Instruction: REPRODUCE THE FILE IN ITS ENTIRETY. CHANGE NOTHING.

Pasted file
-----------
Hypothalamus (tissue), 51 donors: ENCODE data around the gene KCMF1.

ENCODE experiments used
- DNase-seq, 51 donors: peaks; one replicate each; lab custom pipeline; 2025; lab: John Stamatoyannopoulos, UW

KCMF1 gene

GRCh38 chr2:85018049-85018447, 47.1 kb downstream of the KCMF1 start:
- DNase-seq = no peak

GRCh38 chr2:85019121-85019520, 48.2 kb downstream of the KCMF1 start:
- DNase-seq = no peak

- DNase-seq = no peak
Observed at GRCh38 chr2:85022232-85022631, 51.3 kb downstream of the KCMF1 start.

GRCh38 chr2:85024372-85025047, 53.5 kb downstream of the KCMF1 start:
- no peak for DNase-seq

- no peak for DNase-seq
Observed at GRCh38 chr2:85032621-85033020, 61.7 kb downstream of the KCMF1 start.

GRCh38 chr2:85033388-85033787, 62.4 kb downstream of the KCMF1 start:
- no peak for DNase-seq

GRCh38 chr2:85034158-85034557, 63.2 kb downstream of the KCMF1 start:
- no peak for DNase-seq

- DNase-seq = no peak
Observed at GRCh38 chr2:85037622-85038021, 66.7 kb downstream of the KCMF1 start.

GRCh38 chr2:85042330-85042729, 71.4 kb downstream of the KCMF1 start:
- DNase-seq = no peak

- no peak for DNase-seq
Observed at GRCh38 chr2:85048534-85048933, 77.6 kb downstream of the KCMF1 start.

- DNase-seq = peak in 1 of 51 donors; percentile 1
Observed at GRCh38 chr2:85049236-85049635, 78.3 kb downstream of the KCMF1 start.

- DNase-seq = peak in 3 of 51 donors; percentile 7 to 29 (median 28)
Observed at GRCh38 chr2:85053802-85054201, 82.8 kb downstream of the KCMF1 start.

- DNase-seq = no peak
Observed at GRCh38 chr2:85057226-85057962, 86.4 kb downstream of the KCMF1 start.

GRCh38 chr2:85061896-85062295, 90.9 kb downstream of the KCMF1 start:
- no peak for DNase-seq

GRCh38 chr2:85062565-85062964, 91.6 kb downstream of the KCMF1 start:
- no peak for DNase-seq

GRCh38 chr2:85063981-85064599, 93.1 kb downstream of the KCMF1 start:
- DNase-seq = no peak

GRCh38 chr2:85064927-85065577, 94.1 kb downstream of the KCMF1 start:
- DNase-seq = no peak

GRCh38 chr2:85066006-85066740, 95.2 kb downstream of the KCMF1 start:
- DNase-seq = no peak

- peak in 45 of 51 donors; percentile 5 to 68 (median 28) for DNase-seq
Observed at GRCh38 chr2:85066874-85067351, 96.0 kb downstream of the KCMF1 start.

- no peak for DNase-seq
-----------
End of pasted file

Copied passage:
Hypothalamus (tissue), 51 donors: ENCODE data around the gene KCMF1.

ENCODE experiments used
- DNase-seq, 51 donors: peaks; one replicate each; lab custom pipeline; 2025; lab: John Stamatoyannopoulos, UW

KCMF1 gene

GRCh38 chr2:85018049-85018447, 47.1 kb downstream of the KCMF1 start:
- DNase-seq = no peak

GRCh38 chr2:85019121-85019520, 48.2 kb downstream of the KCMF1 start:
- DNase-seq = no peak

- DNase-seq = no peak
Observed at GRCh38 chr2:85022232-85022631, 51.3 kb downstream of the KCMF1 start.

GRCh38 chr2:85024372-85025047, 53.5 kb downstream of the KCMF1 start:
- no peak for DNase-seq

- no peak for DNase-seq
Observed at GRCh38 chr2:85032621-85033020, 61.7 kb downstream of the KCMF1 start.

GRCh38 chr2:85033388-85033787, 62.4 kb downstream of the KCMF1 start:
- no peak for DNase-seq

GRCh38 chr2:85034158-85034557, 63.2 kb downstream of the KCMF1 start:
- no peak for DNase-seq

- DNase-seq = no peak
Observed at GRCh38 chr2:85037622-85038021, 66.7 kb downstream of the KCMF1 start.

GRCh38 chr2:85042330-85042729, 71.4 kb downstream of the KCMF1 start:
- DNase-seq = no peak

- no peak for DNase-seq
Observed at GRCh38 chr2:85048534-85048933, 77.6 kb downstream of the KCMF1 start.

- DNase-seq = peak in 1 of 51 donors; percentile 1
Observed at GRCh38 chr2:85049236-85049635, 78.3 kb downstream of the KCMF1 start.

- DNase-seq = peak in 3 of 51 donors; percentile 7 to 29 (median 28)
Observed at GRCh38 chr2:85053802-85054201, 82.8 kb downstream of the KCMF1 start.

- DNase-seq = no peak
Observed at GRCh38 chr2:85057226-85057962, 86.4 kb downstream of the KCMF1 start.

GRCh38 chr2:85061896-85062295, 90.9 kb downstream of the KCMF1 start:
- no peak for DNase-seq

GRCh38 chr2:85062565-85062964, 91.6 kb downstream of the KCMF1 start:
- no peak for DNase-seq

GRCh38 chr2:85063981-85064599, 93.1 kb downstream of the KCMF1 start:
- DNase-seq = no peak

GRCh38 chr2:85064927-85065577, 94.1 kb downstream of the KCMF1 start:
- DNase-seq = no peak

GRCh38 chr2:85066006-85066740, 95.2 kb downstream of the KCMF1 start:
- DNase-seq = no peak

- peak in 45 of 51 donors; percentile 5 to 68 (median 28) for DNase-seq
Observed at GRCh38 chr2:85066874-85067351, 96.0 kb downstream of the KCMF1 start.

- no peak for DNase-seq